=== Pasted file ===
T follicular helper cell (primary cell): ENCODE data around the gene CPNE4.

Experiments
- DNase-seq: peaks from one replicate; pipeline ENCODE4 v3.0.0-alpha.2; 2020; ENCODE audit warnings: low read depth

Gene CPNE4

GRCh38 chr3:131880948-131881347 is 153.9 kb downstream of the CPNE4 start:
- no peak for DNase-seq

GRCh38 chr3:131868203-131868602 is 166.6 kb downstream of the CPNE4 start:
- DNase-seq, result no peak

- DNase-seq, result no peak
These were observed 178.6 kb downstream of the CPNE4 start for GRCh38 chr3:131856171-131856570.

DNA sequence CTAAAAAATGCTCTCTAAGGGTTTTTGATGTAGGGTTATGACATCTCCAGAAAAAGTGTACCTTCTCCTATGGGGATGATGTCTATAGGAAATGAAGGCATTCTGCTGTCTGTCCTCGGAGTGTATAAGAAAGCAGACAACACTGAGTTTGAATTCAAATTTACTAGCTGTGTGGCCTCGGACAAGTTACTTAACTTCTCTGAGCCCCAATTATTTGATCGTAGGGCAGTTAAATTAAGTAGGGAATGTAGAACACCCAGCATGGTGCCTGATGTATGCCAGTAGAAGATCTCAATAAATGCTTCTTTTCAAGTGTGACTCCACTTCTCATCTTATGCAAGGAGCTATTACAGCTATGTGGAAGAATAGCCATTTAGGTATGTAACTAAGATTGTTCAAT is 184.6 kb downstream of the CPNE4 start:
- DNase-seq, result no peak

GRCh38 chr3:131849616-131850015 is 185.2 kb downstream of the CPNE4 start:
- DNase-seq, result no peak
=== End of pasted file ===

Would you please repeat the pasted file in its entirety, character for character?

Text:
T follicular helper cell (primary cell): ENCODE data around the gene CPNE4.

Experiments
- DNase-seq: peaks from one replicate; pipeline ENCODE4 v3.0.0-alpha.2; 2020; ENCODE audit warnings: low read depth

Gene CPNE4

GRCh38 chr3:131880948-131881347 is 153.9 kb downstream of the CPNE4 start:
- no peak for DNase-seq

GRCh38 chr3:131868203-131868602 is 166.6 kb downstream of the CPNE4 start:
- DNase-seq, result no peak

- DNase-seq, result no peak
These were observed 178.6 kb downstream of the CPNE4 start for GRCh38 chr3:131856171-131856570.

DNA sequence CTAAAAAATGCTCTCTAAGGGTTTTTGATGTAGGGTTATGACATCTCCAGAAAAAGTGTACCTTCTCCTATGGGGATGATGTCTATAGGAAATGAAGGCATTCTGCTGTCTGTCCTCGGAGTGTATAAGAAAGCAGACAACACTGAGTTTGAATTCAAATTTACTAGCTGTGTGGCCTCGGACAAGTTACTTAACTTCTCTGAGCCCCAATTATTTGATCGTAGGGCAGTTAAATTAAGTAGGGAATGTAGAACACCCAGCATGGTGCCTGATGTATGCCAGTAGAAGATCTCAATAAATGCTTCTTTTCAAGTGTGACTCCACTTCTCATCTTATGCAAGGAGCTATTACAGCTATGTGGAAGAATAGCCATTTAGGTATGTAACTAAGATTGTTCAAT is 184.6 kb downstream of the CPNE4 start:
- DNase-seq, result no peak

GRCh38 chr3:131849616-131850015 is 185.2 kb downstream of the CPNE4 start:
- DNase-seq, result no peak